Standing at the threshold to this class, that is an interesting phrase to me. I have never been in and out of a class at the same time. I am so used to being thrown into the class and having to flounder for a little while before understanding and getting my footing. The black hole of assignments and discussions and books can feel so overwhelming. This class, and the ability to breathe before falling into the dark hole is refreshing.
The floundering and falling aspect of the first weeks of a new class stands out, why would I feel like this in a class I have only just started? I think it is because I am so used to having professors and teachers that expect I already understand and have begun reading the content for the class. The reassuring words and feelings in this class make me want to engage with the material and the active learning. Hearing other students, and even the professor, thinking out loud to understand the material makes me feel like I can understand. I have no specific time in mind, but the comforting feeling of others around me thinking through the same metaphorical and literal questions and readings. I understand that I will not understand everything, that I can be reading this material for the first time, I have the ability to think and understand for the first time without judgment. I feel comfortable around my peers and my educator because there has been a fostering of understanding and community learning that I rarely get to see in college. I am surprised to say that I have not found myself floundering or falling this semester, I have felt stable and content. Although I am excited to be challenged by materials and class discussions with peers.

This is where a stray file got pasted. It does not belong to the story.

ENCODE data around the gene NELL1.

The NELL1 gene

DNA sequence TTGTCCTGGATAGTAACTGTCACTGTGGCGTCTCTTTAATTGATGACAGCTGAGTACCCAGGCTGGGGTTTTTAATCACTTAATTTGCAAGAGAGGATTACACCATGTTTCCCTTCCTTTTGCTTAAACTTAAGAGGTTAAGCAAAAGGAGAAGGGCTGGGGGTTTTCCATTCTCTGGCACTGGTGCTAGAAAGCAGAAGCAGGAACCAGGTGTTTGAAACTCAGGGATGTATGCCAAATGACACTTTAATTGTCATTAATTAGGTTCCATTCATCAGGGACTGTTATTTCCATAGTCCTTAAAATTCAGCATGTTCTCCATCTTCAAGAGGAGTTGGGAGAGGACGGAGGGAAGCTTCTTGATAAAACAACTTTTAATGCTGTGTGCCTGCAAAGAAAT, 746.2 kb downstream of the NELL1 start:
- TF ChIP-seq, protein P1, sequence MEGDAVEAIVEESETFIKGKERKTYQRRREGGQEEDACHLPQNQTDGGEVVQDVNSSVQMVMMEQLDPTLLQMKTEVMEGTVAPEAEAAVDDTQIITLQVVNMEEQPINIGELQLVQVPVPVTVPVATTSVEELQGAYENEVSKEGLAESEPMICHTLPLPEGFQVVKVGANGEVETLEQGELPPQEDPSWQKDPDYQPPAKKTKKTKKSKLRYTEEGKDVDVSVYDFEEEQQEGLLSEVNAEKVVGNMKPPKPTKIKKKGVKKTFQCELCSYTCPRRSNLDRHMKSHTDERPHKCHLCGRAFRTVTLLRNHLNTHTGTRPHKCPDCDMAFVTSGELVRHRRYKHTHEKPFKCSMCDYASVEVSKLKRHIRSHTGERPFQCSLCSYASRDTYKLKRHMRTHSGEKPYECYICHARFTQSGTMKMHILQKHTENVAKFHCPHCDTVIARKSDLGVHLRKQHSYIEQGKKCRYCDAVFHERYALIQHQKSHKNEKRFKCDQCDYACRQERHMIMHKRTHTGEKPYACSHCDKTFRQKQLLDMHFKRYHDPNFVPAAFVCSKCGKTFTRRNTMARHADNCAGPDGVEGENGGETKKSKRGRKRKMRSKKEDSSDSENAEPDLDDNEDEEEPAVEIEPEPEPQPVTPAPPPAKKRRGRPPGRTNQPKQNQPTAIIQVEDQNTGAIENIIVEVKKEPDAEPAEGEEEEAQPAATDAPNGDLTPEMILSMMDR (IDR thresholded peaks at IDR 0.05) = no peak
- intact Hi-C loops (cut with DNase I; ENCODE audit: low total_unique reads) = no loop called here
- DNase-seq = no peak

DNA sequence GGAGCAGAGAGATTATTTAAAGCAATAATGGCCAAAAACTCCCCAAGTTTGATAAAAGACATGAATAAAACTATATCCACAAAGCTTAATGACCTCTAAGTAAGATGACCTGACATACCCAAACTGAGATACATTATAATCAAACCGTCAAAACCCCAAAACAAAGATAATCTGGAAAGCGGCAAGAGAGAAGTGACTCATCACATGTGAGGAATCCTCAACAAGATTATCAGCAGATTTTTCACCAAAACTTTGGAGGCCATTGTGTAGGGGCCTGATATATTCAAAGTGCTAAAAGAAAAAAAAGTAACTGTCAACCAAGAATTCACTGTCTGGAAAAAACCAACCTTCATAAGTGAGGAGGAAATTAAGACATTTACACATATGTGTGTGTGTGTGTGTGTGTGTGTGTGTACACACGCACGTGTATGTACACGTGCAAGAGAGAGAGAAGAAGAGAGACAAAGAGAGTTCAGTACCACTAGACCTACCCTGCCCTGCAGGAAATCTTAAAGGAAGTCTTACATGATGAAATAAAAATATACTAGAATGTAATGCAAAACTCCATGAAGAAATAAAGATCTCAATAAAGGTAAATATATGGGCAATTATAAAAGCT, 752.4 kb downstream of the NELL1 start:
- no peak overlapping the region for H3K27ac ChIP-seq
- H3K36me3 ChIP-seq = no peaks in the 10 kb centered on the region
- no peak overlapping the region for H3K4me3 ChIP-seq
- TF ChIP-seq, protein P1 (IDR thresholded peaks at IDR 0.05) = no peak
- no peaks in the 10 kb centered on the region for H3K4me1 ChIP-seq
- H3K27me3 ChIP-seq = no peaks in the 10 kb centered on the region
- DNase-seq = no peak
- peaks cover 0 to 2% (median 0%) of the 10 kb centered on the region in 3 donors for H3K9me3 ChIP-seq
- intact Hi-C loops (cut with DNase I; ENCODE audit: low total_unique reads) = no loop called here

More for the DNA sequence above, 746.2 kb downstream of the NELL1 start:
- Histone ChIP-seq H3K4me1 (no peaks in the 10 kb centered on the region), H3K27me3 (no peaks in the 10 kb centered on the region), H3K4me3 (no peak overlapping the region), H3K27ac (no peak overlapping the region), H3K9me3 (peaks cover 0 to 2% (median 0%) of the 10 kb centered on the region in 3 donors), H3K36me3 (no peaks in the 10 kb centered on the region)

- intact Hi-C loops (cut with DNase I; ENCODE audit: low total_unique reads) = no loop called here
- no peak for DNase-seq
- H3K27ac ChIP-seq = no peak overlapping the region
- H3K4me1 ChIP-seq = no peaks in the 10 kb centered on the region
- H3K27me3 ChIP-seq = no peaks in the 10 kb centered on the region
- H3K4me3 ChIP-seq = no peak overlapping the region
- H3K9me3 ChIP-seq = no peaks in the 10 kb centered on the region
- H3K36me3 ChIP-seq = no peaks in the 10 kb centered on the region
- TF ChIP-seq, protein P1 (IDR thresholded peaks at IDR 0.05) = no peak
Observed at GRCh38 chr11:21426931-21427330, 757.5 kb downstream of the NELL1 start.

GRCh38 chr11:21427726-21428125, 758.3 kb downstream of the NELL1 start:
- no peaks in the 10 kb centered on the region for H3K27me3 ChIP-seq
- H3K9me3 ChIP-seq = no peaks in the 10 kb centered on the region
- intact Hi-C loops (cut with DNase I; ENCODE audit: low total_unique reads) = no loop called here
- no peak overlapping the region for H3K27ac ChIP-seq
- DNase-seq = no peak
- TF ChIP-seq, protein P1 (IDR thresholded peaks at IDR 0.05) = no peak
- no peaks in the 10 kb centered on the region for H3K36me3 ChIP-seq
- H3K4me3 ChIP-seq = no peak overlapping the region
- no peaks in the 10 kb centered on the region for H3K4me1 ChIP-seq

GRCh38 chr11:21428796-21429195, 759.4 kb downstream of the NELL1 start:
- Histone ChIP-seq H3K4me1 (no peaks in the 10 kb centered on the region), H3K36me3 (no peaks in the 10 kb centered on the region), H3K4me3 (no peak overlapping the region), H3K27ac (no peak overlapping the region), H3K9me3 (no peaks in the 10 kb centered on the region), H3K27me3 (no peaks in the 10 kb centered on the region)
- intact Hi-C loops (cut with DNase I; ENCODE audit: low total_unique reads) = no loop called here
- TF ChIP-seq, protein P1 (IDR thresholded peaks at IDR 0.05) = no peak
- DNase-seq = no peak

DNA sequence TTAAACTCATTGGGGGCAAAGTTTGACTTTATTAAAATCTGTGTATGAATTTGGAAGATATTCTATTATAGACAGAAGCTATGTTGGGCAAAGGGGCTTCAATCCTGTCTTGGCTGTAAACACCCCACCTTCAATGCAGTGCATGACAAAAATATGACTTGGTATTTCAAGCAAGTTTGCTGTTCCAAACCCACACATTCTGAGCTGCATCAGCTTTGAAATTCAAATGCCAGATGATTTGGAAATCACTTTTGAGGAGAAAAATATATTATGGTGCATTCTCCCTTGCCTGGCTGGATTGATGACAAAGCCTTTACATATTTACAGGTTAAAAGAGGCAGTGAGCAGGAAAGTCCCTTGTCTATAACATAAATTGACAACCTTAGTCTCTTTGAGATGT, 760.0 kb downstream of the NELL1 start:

Connecting to some of the material I have engaged with so far, I understand the constant churning and looping that happens here. Much like Sethe in Beloved I also struggle with the past. Sethe explains many times in the book that the past is just too hard to think about, but she still recounts it at the begging of Beloved. “It amazed Sethe (as much as it pleased Beloved) because every mention of her past life hurt. Everything in it was painful or lost” (69). I do not want to think about the past, but the past is what helps me understand the future. Sethe hurts when she remembers the past, but it helps her cope with the present. Sethe needs to confront her past, as I have lately. The past can be a burden, but it also can help us heal and understand.
In thinking about this class in relation to other classes I have taken, I had to remove past prejudices about 400-level English classes. I had seen this class like my other classes, it was going to be difficult, I had to already know the content and be ready to discuss, and I was not going to like the professor. I had already made up my mind and was determined to let the past predict the future, not understanding that my present, the way I think about a class, could influence my future. I was set on believing the class was terrible and I lived in the past.
The past is also something that can be changed by how we remember things. I am going to take responsibility for my thinking here by saying that the past 400-level classes I have taken may not have been so demanding, but the struggles I went through make the class seem harder. As I remember the past, as Sethe remembers her past, things can be altered to fit our understanding.
Standing at the threshold of THIS class, I began to see that my past was not going to help me here. This is an engaging class where everyone, including the professor, understands that prior engagement and understanding is good, but not needed. I feel accepted and understood, even when I am processing and thinking out loud. The constant looping, even this early on, also helps to solidify my understanding of both texts so far. Looping to the past, the present and the future helps me to understand that I do not have to understand. The connections and through lines will come. I will try my best to let past predictions and memories go, and to live in the present with this class and my other classes.